It’s really quite amusing, because CCM was supposed to be more “accessible” and “democratic” than “that old boring stuff” (i.e., hymns), when in reality it creates a wall between the band and the congregation. Lots of CCM is virtually unsingable by average non-musicians because it’s either highly embellished or almost an improvisation by the singer in the first place. Ever seen it on a staff? It’s almost indecipherable, the note values are so weird. (I’m a classical musician who has taken ear training/aural tests and I can’t follow some of it!) The end result being, of course, no congregational participation. Hymns, on the other hand, were written to be sung by a large group of people, so they have to be easy to follow (singable melodies, normal note values, strong cadences, etc.).

  80. Eagle said~~

    “3.Churches can now mandate members to buy the Pastor’s books and support “The Reformed Industrial Complex!””

    I agree. I do see an awful lot of “buy my latest book” going on either on their twitter, FB, blogs or church websites. It seems to be everywhere.

    Eagle also said~~

    (This is where you sneak in a “Hail Driscoll” or “Hail Mahaney!”

    I happened across this and had to smile at your above comment Eagle-

    http://thegospelcoalition.org/blogs/gospeldrivenchurch/2008/08/29/jazz-hands/

    It is puzzling to me why this would be considered funny or even appropriate for a pastor to place on his biblical blog. I wonder, beings this was four years ago, if he still feels the same way about Driscoll now that Driscoll’s infamous “visions” have been made public?

    I listened to Jared’s sermon yesterday which, coincidentally, was on Matt 18, church discipline and a bit on membership covenants. I learned a little bit about how he views his relationship to his local church in terms of accountability, and how he views that same accountability in relation to the greater body of Christ (outside of his church). fwiw

  81. @ Kolya:

    Yes, I’m only 22. : ) Lots of people would (and do) think I hate all contemporary music, or want church to be nothing but Bach, after reading what I wrote above. I don’t. I’ll be honest, there’s not much CCM that I like and I don’t really seek it out, but I don’t have a problem with it being used in church. What I object to is when it tries to carry out a hostile takeover of a congregation and kick the classical musicians to the curb (which I have witnessed many times) – or in lieu of that, behaves condescendingly toward us ad nauseam.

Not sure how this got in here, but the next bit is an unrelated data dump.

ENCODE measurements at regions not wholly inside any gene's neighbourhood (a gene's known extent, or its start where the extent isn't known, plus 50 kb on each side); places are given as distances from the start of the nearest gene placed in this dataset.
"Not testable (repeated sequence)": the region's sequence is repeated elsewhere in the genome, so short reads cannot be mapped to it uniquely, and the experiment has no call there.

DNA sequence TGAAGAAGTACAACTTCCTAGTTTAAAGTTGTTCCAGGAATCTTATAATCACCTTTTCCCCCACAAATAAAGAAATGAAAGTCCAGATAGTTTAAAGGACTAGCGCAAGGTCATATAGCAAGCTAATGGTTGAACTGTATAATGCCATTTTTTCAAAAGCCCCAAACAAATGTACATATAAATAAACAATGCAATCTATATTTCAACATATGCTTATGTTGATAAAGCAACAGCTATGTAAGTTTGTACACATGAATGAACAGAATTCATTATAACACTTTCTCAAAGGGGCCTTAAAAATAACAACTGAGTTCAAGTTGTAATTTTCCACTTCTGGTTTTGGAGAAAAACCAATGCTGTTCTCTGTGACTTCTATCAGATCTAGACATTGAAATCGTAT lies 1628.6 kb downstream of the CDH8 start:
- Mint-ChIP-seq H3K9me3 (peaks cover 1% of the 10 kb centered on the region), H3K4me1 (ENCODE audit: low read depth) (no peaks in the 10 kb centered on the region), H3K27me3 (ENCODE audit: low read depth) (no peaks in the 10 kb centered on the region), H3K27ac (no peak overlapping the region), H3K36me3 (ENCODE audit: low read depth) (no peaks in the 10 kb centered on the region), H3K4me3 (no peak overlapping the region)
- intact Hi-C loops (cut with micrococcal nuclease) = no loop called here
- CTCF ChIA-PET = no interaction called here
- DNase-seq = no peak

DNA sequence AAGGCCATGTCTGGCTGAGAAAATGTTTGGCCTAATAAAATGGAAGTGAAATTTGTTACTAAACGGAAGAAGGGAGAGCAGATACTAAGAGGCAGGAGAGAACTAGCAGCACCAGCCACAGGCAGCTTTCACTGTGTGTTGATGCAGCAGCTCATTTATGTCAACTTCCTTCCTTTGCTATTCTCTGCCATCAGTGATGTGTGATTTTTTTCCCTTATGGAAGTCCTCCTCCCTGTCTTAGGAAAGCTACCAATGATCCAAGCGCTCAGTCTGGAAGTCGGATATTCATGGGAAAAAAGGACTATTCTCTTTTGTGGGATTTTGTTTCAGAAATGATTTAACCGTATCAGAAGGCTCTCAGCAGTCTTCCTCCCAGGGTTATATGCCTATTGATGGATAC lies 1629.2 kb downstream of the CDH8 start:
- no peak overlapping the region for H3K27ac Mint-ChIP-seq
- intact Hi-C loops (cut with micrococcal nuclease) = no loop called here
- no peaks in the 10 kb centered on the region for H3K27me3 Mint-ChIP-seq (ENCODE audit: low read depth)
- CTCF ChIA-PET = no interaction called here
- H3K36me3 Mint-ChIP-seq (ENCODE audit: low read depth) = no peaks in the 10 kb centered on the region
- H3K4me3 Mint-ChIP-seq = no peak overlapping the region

I don’t think music has to be the vehicle to reach young people. I think it can be the “card” that the young people use as an excuse to bow out of church (“Church is like SOOO BOOORING and STOOPID! I’ll only come if you have DRUMS!”). And youth leaders/parents fall for it every time out of fear. Now once again, I don’t object to them having their music. They just can’t remake church in their image writ large. So if there are still hymns in the service (because the service is for the WHOLE Body, not just those members under 25) and they’re complaining, maybe it’s time for them to learn about being considerate and putting others before themselves. And if they can’t (or won’t) do that, maybe it should tell us something about their character.

    I too have a problem with mind-numbingly repetitive CCM. They’re called “7-11 songs” around here – the same 7 words 11 times.

    Once again, I’m sorry if I sound harsh toward my own peers, but sheesh! I’ve been in youth groups. It’s always the same old story – youth leaders bend over backwards and change the WHOLE church just to please a bunch of teenagers who only come to youth group to hang out, and frankly, often show no signs of even being converted. And then, when these kids inevitably leave the church anyway, the youth leaders wonder why it happened since they did all the “right things” and gave them exactly what they wanted. Which was ENTERTAINMENT. Not Jesus.

    Anyway, glad to hear that a rock musician understands. ; )

  82. Addendum @ Kolya:

    If you’re thinking of taking up the organ, Brigham Young University has an excellent online organ performance certification course with six levels. The first level is designed for pianists/keyboardists who are just starting out on the organ (it’s very different from piano, esp. given the fact you have to play with your feet). It worked wonders for me.

  83. @ Dee:

    Six figures? Church musicians are often notoriously underpaid, but that’s ridiculous.

  84. I found the order of this interesting.
    Jared Wilson:
    I’m the husband of Becky, the father of Macy and Grace, a writer of books, and the pastor of a great church. Most importantly, I am a follower of Jesus. More…

    It looks to me like Jesus gets thrown in as an after thought. Why not put he is a follower of Jesus, first?

  85. Kolya suggests that membership should be based on assent to historical creeds. Even if I weren’t (at best) an agnostic with spiritual leanings, I would not assent to membership under those terms. I studied those creeds when I was in university and used to be able to explain why certain language is included in them (and what was most definitely excluded).

    The major thing which really bothers me about the creeds is how Jesus’ life and teachings are essentially reduced to a comma and a space. (The Apostles’ Creed: “Born of the Virgin Mary, Suffered…”; the Nicene Creed: “incarnate from the Virgin Mary, and was made man. For our sake he was crucified under Pontius Pilate;…”) I’d hold that none of us, as imperfect human beings, can hold the correct and appropriate idea of God in our heads at all times and places. Frankly, the creeds are basically worthless except as a tool to “keep out the heretics.” They concentrate on the wrong things and, I believe, have had a negative impact on what the church should really be about. *shrug* But I’m a spiritual agnostic, don’t mind me.